A further area of concern is the ‘transfer of control’. When a system fails or does not (yet) function in a particular situation, the driver must know that he should take over control. This requires appropriate and timely communication with the driver (also see the design principles of UNECE dating from 2017 [14]).

Not much is known about the (incorrect) use of systems. Studies into the effects, based on (prevented) crashes, have been done, but these mostly concern the presence of a system. It is usually not known whether the system was enabled nor, more importantly, how it was used. In Naturalistic Driving studies however, drivers are followed by cameras, among other things, which means that the way systems are used can be determined. An extensive American Naturalistic Driving study [16] also found a sufficient number of crashes to allow saying something about the risk of operating devices in cars. Operating of devices such as the airconditioning and the radio occurred in, respectively, 0.56% and 2.21% of the distance travelled. Operating a system while driving was part of the residual category of 0.83% of the distance travelled. The 4.6% risk (odds ratio) of this residual category proved to be significantly higher than that of operating the airconditioning (2.3) and the radio (1.9). The 4.6 risk means: 4.6 times more crashes per distance travelled than average.

People adapt their behaviour to (changing) circumstances - a road safety measure that has been implemented for example. This is called behavioural adaptation [17]. This implies that the hypothetical effect of measures such as ITS/ADAS will, in actual fact, turn out differently [18]. Thus, the presence of a night vision system may tempt drivers to drive (faster) in the dark more often than without such a system, which will (partly) annihilate the potential benefit. It is therefore essential to monitor the actual effects and to adapt the system accordingly.

How often do people use ITS/ADAS provisions in their vehicles?

A study among 1355 business drivers into the use of seven ITS/ADAS provisions [2] showed that four of them were hardly ever used. An important reason for not using them is that the drivers were not aware of their cars being equipped with these provisions. Figure 1 shows presence and usage of the provisions.

Figure 1. Presence of (dark blue), awareness of (pink) and usage of (yellow) ITS/ADAS for business drivers (Source: [2] ).

Cruise control (1276 of 1355) and integrated navigation (750) are common systems, which is apparent from awareness and usage: almost all respondents knew that the system was present in their cars and indicated using it. Emergency Brake was much less familiar (267) and fewer than half these respondents knew the system was available and ‘used’ it (in so far as ‘use’ is the appropriate word for this autonomous system). Fewer than one in ten of the business drivers questioned reported the presence of Lane Departure Warning, Adaptive Cruise Control, Traffic Sign Recognition or Distance Alert. Only very few were aware of the presence of these systems in their cars and used them. An exception was Traffic Sign Recognition, which a large majority knew and reported having used. The researchers conclude:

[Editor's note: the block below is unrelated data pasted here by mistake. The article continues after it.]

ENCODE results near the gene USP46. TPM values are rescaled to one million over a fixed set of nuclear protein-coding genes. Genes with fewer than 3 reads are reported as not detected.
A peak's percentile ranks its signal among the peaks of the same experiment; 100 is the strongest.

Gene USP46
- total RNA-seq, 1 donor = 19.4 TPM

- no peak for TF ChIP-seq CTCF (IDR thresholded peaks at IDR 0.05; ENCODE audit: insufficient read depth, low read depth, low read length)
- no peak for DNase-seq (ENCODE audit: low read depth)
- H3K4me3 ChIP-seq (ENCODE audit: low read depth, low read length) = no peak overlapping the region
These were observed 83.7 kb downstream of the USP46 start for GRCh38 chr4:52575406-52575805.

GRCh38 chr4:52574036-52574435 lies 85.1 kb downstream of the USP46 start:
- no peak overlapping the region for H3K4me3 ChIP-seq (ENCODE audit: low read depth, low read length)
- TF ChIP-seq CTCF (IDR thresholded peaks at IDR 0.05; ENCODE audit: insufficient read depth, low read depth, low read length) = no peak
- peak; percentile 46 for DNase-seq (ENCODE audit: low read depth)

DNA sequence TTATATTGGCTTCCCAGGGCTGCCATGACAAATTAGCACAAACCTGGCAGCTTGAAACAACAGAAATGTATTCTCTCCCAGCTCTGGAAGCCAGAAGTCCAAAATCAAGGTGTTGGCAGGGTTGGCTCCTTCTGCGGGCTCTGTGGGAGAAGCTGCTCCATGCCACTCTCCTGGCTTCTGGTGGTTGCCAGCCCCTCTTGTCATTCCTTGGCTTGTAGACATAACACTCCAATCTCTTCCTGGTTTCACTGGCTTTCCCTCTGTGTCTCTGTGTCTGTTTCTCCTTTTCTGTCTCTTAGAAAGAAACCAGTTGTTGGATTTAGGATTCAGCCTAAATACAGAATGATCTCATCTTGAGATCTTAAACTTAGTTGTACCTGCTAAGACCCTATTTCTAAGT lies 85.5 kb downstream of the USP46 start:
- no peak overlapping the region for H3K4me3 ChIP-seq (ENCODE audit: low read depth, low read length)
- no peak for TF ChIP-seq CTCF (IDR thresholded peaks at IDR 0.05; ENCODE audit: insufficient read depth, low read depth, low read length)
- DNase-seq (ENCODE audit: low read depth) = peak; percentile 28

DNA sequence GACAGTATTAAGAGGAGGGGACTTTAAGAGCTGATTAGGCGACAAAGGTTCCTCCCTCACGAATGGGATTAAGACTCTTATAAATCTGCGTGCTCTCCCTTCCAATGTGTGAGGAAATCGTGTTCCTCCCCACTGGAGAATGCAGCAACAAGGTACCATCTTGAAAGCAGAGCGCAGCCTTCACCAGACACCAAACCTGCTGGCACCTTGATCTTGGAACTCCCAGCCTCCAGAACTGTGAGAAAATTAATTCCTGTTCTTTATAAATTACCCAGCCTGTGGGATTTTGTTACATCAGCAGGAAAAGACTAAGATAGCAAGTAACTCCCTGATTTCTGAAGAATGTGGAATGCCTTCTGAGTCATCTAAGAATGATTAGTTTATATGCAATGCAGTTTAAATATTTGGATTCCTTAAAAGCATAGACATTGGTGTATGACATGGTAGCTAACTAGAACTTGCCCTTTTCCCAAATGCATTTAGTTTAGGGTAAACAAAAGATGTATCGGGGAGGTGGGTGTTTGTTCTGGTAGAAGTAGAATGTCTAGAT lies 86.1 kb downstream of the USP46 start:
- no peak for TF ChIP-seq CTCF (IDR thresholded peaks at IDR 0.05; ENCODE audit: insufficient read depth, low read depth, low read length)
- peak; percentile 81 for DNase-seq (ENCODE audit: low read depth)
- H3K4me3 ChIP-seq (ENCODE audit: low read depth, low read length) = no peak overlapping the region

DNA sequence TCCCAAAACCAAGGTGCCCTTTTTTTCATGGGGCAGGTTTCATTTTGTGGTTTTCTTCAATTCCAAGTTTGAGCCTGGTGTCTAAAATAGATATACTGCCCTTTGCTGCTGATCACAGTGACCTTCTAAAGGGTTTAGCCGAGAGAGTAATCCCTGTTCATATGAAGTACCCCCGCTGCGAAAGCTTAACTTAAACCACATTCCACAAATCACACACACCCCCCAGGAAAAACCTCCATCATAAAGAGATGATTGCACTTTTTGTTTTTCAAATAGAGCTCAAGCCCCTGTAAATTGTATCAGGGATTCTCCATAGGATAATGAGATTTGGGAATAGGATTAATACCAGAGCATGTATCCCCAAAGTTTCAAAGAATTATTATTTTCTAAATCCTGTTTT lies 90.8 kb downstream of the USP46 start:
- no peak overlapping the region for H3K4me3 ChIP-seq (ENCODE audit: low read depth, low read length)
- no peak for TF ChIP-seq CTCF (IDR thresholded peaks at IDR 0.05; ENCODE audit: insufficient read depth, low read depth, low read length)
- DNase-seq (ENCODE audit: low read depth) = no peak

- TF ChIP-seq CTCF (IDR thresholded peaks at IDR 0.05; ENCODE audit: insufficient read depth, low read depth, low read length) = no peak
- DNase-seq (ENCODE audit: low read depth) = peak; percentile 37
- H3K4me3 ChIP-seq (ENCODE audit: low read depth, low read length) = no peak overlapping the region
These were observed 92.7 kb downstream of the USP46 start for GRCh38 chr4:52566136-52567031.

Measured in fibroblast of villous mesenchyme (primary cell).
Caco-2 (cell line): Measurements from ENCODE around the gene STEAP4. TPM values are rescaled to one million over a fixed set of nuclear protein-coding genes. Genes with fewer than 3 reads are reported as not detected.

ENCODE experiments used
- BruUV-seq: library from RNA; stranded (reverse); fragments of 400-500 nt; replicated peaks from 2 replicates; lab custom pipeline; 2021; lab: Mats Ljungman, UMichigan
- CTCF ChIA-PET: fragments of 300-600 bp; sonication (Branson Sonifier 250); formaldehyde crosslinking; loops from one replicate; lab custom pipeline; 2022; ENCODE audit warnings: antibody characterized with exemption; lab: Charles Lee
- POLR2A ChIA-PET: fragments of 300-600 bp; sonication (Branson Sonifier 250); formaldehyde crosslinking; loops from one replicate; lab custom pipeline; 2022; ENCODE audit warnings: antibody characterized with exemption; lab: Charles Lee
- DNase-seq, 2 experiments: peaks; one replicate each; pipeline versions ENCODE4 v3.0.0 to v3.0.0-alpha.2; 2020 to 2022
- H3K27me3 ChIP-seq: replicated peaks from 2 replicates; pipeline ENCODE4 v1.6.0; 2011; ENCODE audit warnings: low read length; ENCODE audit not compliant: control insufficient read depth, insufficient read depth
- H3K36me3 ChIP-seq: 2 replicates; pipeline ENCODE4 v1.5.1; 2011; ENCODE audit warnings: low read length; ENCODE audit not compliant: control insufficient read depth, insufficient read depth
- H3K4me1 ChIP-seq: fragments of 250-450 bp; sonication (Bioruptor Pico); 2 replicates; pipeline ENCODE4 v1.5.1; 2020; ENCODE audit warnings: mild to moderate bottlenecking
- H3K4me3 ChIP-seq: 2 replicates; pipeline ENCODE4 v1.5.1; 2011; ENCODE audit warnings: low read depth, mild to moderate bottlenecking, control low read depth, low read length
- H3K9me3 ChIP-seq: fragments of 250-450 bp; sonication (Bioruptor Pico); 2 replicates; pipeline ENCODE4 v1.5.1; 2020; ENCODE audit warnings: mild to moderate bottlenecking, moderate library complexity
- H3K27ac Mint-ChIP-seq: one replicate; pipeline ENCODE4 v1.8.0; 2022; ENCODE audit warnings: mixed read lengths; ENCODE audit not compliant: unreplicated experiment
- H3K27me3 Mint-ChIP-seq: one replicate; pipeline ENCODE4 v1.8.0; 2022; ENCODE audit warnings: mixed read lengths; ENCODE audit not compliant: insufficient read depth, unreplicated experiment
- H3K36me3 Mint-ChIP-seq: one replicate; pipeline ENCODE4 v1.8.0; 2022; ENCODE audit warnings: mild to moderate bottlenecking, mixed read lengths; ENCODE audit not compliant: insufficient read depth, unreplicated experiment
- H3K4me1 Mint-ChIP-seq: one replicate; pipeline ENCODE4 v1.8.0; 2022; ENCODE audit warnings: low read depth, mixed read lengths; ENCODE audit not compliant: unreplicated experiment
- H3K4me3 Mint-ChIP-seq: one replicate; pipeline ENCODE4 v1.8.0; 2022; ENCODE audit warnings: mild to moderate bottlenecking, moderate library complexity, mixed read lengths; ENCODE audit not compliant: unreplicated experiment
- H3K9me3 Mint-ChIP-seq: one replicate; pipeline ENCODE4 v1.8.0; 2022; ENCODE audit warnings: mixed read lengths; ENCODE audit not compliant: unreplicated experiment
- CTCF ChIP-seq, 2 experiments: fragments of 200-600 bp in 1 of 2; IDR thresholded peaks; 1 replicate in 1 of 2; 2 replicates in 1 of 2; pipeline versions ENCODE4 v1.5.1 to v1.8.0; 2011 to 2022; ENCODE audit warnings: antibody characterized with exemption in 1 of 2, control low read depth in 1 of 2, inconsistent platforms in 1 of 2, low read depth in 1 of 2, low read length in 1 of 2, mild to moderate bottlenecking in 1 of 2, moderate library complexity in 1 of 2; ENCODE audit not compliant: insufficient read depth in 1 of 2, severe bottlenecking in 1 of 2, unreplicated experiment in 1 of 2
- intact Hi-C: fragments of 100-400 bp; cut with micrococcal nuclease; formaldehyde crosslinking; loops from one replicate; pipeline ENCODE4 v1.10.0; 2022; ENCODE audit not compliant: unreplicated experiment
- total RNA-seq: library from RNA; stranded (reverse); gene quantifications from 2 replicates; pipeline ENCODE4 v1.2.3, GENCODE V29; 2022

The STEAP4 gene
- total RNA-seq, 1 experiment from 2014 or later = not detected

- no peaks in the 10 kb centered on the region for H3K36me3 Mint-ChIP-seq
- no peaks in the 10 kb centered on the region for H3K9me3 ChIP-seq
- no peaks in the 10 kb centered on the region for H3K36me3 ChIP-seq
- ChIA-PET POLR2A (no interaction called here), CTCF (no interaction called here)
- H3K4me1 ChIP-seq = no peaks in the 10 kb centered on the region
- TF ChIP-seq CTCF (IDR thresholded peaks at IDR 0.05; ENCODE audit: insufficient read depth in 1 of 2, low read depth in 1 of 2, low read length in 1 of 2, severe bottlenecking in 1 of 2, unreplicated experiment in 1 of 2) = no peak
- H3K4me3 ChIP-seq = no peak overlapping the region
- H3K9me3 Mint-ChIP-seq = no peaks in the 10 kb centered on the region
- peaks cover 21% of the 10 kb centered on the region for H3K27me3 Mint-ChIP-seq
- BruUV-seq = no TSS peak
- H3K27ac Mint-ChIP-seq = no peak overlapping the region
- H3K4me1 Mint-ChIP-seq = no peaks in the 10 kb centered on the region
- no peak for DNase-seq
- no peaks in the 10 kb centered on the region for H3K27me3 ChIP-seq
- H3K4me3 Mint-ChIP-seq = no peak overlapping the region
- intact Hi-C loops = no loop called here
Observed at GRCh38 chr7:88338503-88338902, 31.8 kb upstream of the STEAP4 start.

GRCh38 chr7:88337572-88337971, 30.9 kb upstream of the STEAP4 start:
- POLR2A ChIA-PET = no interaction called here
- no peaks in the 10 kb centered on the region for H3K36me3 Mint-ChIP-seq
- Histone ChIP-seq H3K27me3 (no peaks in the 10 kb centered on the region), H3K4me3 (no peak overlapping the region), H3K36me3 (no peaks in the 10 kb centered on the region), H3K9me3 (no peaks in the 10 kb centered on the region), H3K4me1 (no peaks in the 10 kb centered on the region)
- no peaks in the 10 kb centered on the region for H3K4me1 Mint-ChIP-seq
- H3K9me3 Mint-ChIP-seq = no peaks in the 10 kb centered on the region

“The lack of awareness of ownership of ADAS currently appears to be the largest bottleneck for the breakthrough of ADAS usage. […] many drivers are not aware with which ADAS their car is equipped. When drivers are aware of owning a specific system they appear to be likely to use it. Even though it is not said that an increase of awareness of ADAS ownership will result in an equal increase in ADAS usage, it is, however, expected that stimulating awareness of ADAS ownership will result in increased ADAS usage.”

For the systems mentioned above, the lack of awareness and usage is not that serious with respect to road safety. The most relevant system is Emergency Brake which functions autonomously and therefore independently of the driver. The other systems are mainly driver comfort systems which may be expected to have only a limited effect on road safety. More relevant is that, for business drivers, systems specifically aimed at road safety are scarce, with the exception of Emergency Brake.